- Available in: Print and PDF
- Published: January 1, 2008
Foreword by Steve Douglas, and Introduction by Jim Bennett.
Published 2008 (ISBN 1 905370 33 4) Price £9.95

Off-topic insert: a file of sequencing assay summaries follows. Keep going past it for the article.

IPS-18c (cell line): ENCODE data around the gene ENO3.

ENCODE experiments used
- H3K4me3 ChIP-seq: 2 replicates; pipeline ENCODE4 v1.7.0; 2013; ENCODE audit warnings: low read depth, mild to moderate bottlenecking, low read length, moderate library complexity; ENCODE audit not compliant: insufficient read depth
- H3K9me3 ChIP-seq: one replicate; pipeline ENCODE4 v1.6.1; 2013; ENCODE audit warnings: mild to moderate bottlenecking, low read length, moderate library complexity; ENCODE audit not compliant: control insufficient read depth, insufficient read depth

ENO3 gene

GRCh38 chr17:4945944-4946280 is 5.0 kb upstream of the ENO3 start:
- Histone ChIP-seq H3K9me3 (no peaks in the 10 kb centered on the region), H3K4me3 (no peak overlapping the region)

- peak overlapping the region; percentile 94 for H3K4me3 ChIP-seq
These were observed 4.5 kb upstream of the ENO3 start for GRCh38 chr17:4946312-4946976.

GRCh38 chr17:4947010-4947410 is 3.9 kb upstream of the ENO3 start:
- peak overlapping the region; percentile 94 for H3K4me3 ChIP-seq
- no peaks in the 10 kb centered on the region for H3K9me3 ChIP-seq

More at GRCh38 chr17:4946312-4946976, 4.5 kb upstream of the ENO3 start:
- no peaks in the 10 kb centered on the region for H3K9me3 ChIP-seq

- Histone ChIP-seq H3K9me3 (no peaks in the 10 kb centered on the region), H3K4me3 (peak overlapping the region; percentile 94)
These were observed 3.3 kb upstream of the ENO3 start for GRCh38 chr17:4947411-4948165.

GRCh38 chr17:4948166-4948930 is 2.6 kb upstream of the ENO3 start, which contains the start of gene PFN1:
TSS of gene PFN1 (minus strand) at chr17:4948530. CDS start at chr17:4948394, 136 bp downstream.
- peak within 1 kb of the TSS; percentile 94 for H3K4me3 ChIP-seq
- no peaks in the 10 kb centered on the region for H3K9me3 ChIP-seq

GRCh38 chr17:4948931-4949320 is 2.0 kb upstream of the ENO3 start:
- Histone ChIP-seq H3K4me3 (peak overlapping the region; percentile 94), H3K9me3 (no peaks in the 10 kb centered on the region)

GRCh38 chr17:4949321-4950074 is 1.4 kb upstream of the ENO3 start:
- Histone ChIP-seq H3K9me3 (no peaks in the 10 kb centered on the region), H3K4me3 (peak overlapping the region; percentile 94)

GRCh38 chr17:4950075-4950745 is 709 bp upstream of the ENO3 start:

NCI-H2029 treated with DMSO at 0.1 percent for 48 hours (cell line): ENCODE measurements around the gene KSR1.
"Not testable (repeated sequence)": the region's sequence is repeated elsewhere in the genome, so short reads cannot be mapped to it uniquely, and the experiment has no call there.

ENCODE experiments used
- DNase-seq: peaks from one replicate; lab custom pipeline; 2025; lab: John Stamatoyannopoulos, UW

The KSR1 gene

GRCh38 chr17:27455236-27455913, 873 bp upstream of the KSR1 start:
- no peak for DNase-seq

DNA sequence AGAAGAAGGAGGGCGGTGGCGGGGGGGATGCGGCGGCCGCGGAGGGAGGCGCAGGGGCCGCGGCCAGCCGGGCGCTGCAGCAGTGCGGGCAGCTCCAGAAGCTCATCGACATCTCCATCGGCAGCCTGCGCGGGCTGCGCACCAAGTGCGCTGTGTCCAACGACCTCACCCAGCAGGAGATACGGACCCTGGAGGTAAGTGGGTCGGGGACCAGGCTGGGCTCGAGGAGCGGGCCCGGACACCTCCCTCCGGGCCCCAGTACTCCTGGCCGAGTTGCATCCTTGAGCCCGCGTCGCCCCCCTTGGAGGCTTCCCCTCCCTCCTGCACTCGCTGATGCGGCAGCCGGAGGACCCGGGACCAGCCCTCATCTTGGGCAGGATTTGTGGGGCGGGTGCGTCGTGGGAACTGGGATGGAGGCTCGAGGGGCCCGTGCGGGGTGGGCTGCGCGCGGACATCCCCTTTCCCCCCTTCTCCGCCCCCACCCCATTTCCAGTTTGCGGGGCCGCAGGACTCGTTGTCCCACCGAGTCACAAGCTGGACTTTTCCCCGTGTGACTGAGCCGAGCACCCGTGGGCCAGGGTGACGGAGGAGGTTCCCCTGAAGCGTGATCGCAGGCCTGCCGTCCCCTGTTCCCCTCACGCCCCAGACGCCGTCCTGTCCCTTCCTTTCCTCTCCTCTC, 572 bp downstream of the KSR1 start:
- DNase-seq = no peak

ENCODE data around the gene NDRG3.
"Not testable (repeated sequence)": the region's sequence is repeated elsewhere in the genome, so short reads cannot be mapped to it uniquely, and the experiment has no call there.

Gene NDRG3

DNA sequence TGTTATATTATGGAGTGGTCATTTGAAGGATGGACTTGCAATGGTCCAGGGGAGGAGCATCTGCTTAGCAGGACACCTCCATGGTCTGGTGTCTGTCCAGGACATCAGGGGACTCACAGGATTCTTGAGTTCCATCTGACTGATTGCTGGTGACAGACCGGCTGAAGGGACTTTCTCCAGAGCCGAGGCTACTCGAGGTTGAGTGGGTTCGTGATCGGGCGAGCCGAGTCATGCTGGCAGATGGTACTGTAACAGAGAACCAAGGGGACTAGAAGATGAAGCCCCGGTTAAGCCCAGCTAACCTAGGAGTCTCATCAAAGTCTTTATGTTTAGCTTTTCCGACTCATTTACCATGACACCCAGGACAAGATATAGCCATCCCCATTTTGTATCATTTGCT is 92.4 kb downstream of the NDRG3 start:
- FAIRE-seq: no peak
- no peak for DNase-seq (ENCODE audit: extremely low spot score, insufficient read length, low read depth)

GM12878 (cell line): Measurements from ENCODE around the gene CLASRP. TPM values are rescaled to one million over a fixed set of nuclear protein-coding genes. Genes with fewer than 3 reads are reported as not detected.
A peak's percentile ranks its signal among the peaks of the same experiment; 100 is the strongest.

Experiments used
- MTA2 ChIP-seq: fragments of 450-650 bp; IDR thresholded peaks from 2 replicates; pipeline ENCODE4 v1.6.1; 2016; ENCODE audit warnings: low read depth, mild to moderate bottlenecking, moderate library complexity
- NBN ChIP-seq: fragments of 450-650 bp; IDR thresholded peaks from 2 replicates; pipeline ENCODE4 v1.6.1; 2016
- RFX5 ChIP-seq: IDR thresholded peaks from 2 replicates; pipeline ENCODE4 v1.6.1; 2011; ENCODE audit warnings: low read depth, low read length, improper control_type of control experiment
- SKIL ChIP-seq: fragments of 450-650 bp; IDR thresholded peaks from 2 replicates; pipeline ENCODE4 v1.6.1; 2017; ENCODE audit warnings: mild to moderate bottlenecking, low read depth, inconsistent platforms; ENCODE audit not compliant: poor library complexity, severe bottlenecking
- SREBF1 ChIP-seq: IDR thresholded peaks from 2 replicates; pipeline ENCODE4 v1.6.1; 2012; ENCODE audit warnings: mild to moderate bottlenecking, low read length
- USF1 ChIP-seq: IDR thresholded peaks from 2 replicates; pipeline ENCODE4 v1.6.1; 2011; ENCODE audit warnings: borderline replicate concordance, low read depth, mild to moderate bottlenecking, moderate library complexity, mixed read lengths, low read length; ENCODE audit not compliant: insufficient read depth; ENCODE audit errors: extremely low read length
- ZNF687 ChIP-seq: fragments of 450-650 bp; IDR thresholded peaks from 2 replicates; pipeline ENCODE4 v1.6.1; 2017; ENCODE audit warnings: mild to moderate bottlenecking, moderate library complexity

In recent years we have taken an active interest in the role of social housing in a progressive society. We have published several monographs on developments in the sector and facilitated debates on what the future might hold. It has been striking that while these have been successful events, the discussions have all too often been frustrated by a lack of detailed evidence. This study changes that, and provides for the first time a unique longitudinal analysis of the relationship between housing and people’s life chances. At the seminar we held in October 2007 to discuss the study’s findings, it was generally agreed that the work was not only authoritative and extremely timely but also significant in that it provided a unique insight into the complexities and interconnections of social housing’s relationship to how we live and where we live. By reviewing datasets of UK birth cohorts over half a century, the study casts new light on the links between social housing provision, tenants’ lives and social policy. In particular it highlights the intergenerational aspects which shape the relationships between housing, place, family, community and public policy. The study is of course open to interpretation and makes no claims about providing easy answers to the problems facing the social housing sector. However, the research does show how approaches and attitudes to social housing have changed and how this has affected people’s life chances in terms of health, employment, education, social mobility and welfare dependency. It raises important issues concerning the value of social housing and what might need to be considered in order to tackle deep-rooted problems of multiple disadvantage, poverty and worklessness. In tracking the relationship between housing and people’s circumstances and other life outcomes, the study shows that the link between social housing and deprivation is not inevitable. Social housing was until the mid 1960s the tenure of choice for the many. However, the data shows how socioeconomic and cultural factors have reshaped the housing market and demonstrates how social housing policy has been disconnected from our efforts elsewhere to improve people’s life chances. The depressing conclusion is that social housing has become an indicator of risk for adult life chances, above and beyond what might be expected. The situation can be reversed, but this will demand greater recognition that the way social housing has been provided has not supported the very people it was meant to help.